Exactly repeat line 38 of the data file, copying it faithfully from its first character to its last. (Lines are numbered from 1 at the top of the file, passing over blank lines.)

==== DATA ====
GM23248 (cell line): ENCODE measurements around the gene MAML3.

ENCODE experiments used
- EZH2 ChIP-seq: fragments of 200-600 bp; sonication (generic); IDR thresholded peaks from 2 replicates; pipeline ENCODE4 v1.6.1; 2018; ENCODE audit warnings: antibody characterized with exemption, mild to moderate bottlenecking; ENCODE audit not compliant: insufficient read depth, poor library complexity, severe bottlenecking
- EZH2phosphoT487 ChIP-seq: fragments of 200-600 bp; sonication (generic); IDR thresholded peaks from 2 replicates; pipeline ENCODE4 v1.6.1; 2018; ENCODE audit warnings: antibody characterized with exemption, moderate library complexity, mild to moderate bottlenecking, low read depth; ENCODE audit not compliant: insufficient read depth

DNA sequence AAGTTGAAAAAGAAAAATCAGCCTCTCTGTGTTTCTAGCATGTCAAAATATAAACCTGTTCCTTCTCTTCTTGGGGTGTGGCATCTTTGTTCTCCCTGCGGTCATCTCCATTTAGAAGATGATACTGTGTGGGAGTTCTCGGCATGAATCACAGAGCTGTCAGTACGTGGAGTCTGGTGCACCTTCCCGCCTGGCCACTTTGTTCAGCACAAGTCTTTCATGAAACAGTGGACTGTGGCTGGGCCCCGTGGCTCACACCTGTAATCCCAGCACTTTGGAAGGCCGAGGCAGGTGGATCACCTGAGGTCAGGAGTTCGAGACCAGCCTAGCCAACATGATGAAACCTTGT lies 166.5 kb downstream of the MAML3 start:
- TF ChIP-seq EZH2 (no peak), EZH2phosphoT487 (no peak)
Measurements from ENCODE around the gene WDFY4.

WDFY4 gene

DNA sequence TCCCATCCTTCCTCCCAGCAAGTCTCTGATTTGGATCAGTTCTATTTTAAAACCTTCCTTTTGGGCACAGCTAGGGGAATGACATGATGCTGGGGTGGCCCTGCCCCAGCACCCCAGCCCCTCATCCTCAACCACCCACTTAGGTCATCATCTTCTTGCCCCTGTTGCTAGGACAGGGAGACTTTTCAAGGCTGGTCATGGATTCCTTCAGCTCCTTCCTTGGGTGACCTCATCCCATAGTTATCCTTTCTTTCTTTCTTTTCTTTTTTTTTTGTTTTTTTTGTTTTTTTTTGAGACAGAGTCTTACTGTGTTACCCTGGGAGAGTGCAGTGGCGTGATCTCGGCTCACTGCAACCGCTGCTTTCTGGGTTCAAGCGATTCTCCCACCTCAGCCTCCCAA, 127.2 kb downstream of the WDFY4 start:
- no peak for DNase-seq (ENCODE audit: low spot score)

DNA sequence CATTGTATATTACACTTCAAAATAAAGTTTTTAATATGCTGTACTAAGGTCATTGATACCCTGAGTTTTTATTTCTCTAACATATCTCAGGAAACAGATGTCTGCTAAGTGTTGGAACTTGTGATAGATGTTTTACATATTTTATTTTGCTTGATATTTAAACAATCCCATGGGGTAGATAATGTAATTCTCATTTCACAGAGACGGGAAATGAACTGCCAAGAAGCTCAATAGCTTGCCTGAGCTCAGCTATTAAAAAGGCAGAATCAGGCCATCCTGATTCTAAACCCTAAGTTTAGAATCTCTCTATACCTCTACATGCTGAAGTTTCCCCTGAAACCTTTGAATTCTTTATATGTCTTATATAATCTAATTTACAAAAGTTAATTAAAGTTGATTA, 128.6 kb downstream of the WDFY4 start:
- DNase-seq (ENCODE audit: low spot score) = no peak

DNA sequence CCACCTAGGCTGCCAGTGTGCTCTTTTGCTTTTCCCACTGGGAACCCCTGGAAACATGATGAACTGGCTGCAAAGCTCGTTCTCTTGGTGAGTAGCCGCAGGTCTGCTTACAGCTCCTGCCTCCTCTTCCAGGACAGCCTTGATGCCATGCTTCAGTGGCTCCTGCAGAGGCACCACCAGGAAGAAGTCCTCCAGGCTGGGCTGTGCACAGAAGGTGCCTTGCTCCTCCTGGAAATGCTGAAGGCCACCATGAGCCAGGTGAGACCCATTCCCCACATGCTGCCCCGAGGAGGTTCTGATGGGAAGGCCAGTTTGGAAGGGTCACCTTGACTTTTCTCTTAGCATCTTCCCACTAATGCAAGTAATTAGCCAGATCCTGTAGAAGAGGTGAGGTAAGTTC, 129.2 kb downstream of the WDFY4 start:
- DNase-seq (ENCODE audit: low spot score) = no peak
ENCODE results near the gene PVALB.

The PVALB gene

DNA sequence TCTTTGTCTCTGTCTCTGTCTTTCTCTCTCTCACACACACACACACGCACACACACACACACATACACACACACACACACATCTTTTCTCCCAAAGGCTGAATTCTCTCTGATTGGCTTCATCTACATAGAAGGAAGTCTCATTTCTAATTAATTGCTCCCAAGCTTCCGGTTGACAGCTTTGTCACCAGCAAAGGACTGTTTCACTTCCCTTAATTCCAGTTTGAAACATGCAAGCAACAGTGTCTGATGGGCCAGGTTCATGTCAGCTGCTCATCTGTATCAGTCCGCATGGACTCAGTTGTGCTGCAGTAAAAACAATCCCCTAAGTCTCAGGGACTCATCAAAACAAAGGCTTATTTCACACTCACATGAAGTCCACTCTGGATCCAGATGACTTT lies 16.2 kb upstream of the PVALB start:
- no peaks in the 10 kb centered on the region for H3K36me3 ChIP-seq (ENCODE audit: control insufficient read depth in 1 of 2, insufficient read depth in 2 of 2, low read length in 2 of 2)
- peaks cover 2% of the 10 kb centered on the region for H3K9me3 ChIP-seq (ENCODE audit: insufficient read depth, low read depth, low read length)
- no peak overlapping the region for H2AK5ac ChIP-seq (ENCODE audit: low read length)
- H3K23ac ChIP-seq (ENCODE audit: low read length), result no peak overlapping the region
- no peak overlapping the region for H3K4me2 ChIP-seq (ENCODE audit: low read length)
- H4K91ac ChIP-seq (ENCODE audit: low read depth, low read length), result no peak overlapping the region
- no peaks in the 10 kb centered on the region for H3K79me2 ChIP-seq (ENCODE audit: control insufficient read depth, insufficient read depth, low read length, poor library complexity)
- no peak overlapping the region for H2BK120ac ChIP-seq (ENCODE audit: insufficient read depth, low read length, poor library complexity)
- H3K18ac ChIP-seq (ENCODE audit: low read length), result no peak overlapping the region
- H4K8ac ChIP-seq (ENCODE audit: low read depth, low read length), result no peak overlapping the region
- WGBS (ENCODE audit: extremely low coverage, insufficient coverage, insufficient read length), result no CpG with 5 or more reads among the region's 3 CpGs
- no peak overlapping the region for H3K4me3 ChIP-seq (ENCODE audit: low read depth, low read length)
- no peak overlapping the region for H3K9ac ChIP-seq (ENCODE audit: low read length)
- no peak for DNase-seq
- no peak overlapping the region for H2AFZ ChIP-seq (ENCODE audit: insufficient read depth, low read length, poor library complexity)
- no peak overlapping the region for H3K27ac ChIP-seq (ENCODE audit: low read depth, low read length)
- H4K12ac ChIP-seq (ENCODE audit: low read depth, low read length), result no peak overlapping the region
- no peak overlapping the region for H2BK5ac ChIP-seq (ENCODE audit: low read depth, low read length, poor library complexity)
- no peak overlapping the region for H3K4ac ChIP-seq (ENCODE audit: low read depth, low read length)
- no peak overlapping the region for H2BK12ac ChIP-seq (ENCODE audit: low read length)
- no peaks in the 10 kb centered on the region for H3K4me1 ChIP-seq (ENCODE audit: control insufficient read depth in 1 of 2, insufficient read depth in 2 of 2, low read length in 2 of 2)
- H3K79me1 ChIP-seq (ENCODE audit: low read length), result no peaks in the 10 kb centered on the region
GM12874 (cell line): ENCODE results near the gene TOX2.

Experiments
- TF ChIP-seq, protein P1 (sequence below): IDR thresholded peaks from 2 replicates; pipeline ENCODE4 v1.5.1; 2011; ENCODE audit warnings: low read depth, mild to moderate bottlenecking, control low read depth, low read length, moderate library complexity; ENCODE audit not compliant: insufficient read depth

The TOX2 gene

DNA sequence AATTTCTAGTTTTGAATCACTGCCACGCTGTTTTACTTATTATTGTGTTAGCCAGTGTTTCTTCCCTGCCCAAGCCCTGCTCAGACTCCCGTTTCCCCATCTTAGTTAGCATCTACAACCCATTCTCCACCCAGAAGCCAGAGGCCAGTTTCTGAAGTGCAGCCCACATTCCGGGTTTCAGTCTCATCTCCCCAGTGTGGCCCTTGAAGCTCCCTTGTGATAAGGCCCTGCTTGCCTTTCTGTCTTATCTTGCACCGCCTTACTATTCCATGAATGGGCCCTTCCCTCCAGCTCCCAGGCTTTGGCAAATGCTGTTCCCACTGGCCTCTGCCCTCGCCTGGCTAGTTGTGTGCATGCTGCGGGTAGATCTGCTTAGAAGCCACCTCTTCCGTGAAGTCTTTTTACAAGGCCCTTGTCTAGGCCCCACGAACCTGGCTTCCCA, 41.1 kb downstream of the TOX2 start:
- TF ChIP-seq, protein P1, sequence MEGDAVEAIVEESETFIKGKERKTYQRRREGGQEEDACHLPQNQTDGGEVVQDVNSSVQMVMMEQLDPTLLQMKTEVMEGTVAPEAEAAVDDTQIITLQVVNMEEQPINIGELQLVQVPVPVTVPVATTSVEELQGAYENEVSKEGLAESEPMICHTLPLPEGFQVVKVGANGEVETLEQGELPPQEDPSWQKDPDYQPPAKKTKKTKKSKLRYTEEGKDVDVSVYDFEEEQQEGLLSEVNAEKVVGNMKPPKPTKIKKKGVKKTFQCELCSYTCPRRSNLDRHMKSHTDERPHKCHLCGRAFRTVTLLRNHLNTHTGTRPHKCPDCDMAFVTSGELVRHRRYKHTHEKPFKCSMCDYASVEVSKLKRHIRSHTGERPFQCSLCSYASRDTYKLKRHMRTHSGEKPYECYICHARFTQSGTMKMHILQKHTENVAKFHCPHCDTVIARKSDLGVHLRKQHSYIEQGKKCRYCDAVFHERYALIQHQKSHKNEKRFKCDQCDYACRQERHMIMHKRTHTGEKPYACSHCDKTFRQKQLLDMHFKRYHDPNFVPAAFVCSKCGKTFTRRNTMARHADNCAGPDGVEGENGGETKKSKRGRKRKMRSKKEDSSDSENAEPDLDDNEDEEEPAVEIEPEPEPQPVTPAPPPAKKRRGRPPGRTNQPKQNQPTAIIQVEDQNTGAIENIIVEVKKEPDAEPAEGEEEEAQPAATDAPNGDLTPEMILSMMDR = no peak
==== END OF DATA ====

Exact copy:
- no peaks in the 10 kb centered on the region for H3K4me1 ChIP-seq (ENCODE audit: control insufficient read depth in 1 of 2, insufficient read depth in 2 of 2, low read length in 2 of 2)